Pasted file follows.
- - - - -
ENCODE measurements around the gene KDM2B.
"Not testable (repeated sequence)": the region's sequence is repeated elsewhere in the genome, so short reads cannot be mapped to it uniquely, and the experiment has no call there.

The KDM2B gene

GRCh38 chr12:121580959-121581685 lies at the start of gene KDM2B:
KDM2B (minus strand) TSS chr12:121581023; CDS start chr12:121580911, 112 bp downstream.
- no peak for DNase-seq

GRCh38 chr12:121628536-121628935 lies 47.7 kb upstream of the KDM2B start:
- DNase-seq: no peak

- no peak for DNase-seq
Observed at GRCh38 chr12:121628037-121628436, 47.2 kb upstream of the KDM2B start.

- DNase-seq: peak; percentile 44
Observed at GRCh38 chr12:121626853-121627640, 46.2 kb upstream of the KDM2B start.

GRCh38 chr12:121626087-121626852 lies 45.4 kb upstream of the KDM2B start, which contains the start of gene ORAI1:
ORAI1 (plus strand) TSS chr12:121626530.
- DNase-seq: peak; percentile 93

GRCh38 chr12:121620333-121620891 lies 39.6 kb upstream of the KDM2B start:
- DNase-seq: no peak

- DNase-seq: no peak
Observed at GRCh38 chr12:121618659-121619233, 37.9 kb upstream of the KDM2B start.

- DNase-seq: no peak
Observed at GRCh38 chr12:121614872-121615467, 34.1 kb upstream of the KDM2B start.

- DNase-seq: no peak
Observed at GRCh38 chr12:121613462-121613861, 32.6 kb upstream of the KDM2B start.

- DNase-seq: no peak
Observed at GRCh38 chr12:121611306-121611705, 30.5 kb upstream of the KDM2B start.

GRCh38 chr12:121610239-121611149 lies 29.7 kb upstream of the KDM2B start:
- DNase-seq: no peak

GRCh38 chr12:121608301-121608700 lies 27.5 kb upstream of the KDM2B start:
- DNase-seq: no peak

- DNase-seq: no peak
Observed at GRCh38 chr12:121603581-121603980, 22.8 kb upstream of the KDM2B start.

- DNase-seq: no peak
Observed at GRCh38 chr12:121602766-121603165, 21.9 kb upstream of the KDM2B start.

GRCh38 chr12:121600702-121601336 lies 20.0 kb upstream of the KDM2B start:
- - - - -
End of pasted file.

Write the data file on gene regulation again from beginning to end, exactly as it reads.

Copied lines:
ENCODE measurements around the gene KDM2B.
"Not testable (repeated sequence)": the region's sequence is repeated elsewhere in the genome, so short reads cannot be mapped to it uniquely, and the experiment has no call there.

The KDM2B gene

GRCh38 chr12:121580959-121581685 lies at the start of gene KDM2B:
KDM2B (minus strand) TSS chr12:121581023; CDS start chr12:121580911, 112 bp downstream.
- no peak for DNase-seq

GRCh38 chr12:121628536-121628935 lies 47.7 kb upstream of the KDM2B start:
- DNase-seq: no peak

- no peak for DNase-seq
Observed at GRCh38 chr12:121628037-121628436, 47.2 kb upstream of the KDM2B start.

- DNase-seq: peak; percentile 44
Observed at GRCh38 chr12:121626853-121627640, 46.2 kb upstream of the KDM2B start.

GRCh38 chr12:121626087-121626852 lies 45.4 kb upstream of the KDM2B start, which contains the start of gene ORAI1:
ORAI1 (plus strand) TSS chr12:121626530.
- DNase-seq: peak; percentile 93

GRCh38 chr12:121620333-121620891 lies 39.6 kb upstream of the KDM2B start:
- DNase-seq: no peak

- DNase-seq: no peak
Observed at GRCh38 chr12:121618659-121619233, 37.9 kb upstream of the KDM2B start.

- DNase-seq: no peak
Observed at GRCh38 chr12:121614872-121615467, 34.1 kb upstream of the KDM2B start.

- DNase-seq: no peak
Observed at GRCh38 chr12:121613462-121613861, 32.6 kb upstream of the KDM2B start.

- DNase-seq: no peak
Observed at GRCh38 chr12:121611306-121611705, 30.5 kb upstream of the KDM2B start.

GRCh38 chr12:121610239-121611149 lies 29.7 kb upstream of the KDM2B start:
- DNase-seq: no peak

GRCh38 chr12:121608301-121608700 lies 27.5 kb upstream of the KDM2B start:
- DNase-seq: no peak

- DNase-seq: no peak
Observed at GRCh38 chr12:121603581-121603980, 22.8 kb upstream of the KDM2B start.

- DNase-seq: no peak
Observed at GRCh38 chr12:121602766-121603165, 21.9 kb upstream of the KDM2B start.

GRCh38 chr12:121600702-121601336 lies 20.0 kb upstream of the KDM2B start: